I lost a client yesterday. More importantly, upwards of a million Southern Californians lost a radio station that had become near and dear to them.
KSWD – The Sound – left the airwaves yesterday afternoon, and ended a fascinating run that proved that in 2017, a radio station could still capture the hearts and souls of throngs of people at a time when iPhones, Spotify, “Serial,” YouTube, “Game of Thrones,” and Facebook are dominating our media lives. And they accomplished this in the entertainment capital of the world, the nation’s second largest market, and home of some of the most jaded people who walk this earth.
The Sound was just nine years-old – around for a lot less time than stations like KMET and KLOS. It was also a rare standalone station in a radio era dominated by powerful clusters, run by the biggest broadcasting companies in America.
One of the station’s staffers – an old compadre of mine named Steve Hoffman – wrote a blog post the other day referring to The Sound as being in radio hospice. And I couldn’t have said it any better. Apart from learning the bad news the station had been sold to a company that would most certainly change its format back in late September, no one had a clue precisely when KSWD’s amazing run would officially come to an end. It turned out to be the ultimate tease, but without a good payoff.
Aside from the pressure on the jocks, the salespeople, and of course, local management, the ambiguity of not knowing when “judgement day” would come was both painful but also captivating. And for the Sound audience, a similar surreaality set in for them. Just as in life, we may have a feeling when the end is near, but we never know for sure. But when it comes – even when expected – it can be very bittersweet.
And so it is for The Sound, its staff, and its tribe – because this was a radio station that had more than an audience. It was like a family for both those who worked at the station and those who came to enjoy it.
What’s the big deal for me in all this? Oddly enough, while never being fired from any job I had (and my current employer assures me I’m pretty safe), the same cannot be said for my consulting relationships with the broadcasters who have hired me over the past 34+ years.
Every relationship has a beginning, a middle, and an end. And in my case, I’ve suffered some disappointing, even heartbreaking losses over the years, due to station and company sales, format changes, and those tough times when things just didn’t work.
But with this one, it was different. My former employee and friend, Dave Beasing, brought me into the station several years ago (aided and abetted by some guy named Greg Solk). Dave and I got the chance to work together again, along with GM Peter Burton, a guy who doesn’t have an “off switch” and was endlessly supportive of the decisions we made – the good ones and those other ones.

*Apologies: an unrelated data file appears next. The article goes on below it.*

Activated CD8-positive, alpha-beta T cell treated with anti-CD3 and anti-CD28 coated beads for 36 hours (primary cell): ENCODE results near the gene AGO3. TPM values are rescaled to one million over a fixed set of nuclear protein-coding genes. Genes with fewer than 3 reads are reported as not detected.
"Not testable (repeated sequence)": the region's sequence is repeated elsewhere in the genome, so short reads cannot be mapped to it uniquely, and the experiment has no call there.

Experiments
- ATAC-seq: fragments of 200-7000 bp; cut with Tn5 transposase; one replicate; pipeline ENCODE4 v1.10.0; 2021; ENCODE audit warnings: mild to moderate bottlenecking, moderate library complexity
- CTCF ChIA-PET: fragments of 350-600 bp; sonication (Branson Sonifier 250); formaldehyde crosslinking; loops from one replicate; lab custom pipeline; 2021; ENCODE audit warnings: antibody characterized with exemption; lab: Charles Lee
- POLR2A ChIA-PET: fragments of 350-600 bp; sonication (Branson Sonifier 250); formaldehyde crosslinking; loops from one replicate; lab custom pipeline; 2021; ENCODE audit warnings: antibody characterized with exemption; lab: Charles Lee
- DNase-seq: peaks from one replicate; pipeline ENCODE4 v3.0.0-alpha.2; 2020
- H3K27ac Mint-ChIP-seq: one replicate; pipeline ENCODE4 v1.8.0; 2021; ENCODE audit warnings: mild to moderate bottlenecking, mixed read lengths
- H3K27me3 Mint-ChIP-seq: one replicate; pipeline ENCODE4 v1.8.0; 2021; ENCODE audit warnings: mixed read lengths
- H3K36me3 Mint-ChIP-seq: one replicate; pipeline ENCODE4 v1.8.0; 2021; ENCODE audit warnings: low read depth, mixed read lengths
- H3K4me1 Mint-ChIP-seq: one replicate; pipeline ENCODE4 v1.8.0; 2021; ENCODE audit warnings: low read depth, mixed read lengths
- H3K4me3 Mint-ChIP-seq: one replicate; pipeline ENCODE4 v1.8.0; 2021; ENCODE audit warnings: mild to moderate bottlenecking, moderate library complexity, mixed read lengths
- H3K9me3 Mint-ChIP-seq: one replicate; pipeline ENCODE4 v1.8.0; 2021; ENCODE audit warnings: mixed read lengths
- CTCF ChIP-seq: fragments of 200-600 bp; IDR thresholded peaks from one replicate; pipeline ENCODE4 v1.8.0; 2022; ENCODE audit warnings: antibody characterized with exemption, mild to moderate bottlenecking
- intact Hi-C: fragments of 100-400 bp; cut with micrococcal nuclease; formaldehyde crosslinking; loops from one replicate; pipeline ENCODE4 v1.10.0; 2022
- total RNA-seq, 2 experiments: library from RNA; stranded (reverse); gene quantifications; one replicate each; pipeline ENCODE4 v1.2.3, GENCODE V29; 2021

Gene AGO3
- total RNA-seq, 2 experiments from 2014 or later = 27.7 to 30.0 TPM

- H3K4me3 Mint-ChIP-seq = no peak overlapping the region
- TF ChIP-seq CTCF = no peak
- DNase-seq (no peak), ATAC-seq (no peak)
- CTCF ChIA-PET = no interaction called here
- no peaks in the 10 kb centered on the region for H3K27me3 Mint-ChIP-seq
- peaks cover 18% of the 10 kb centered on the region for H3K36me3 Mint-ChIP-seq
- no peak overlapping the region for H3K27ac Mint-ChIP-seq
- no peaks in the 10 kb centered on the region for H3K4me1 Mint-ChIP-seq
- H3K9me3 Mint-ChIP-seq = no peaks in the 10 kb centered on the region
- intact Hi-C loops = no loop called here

Dave put his heart and soul into this place. Despite almost a couple decades between programming gigs, he made the emotional investment into a set of call letters, as dangerous as that can be. And systematically, he assembled some of the most talented and iconic personalities in Southern California radio, and mostly let them be themselves. Maybe all those years as a consultant paid off, because Dave did his best programming at The Sound.
The audience knew this was a different kind of radio station, even when it played “Free Bird.” For many Los Angelinos, The Sound was often spiritually reminiscent of KMET, a station revered by many radio fans who grew up saying “Whoo-ya.” You had to be there.
I always felt welcomed and embraced by the Sound staff. It was fun and challenging for me to visit L.A. to help with navigation and strategy. You always felt like you were walking into a living, breathing, vital radio station.
And then there were the Sound Backstagers – a brand advocate group of super P1s we put together several years ago. From there, the station’s social media footprint expanded and evolved. And in the past few years, The Sound was looking at engagement metrics that were crazy good. Whenever a client asked me to name a Classic Rock station doing it right socially, I always pointed them to The Sound.
To everyone’s credit, The Sound never faltered these past few weeks, presenting special programs like a memorable A-To-Z while no one knew the station’s expiration date. Dave and his classy staff never lost control or wavered, providing quality radio right to the end.
And so yesterday, it was appropriately Andy Chanley doing the honors, and leading the station and its fans through its final hour. Andy was the first DJ on the air when The Sound debuted, and was given the honor to be the last one.
His very last track – the Beatles’ “Golden Slumbers Medley” – delivered the right message and a thank-you to everyone who supported the station. The Sound’s last breath concluded with this apt phrase, still reverberating a day later:
Thanks for the honor to be a part of this, and work with you all.
LAradio.com’s Don Barrett wrote a moving tribute to KSWD, along with Dave Beasing’s “love letters” to his staff. Read them here.
Jacobs Media has consistently walked the walk in the digital space, providing insights and guidance through its well-read national Techsurveys.
In 2008, jacapps was launched - a mobile apps company that has designed and built more than 1,000 apps for both the Apple and Android platforms. In 2013, the DASH Conference was created - a mashup of radio and automotive, designed to foster better understanding of the "connected car" and its impact.
Along with providing the creative and intellectual direction for the company, Fred consults many of Jacobs Media's commercial and public radio clients, in addition to media brands looking to thrive in the rapidly changing tech environment.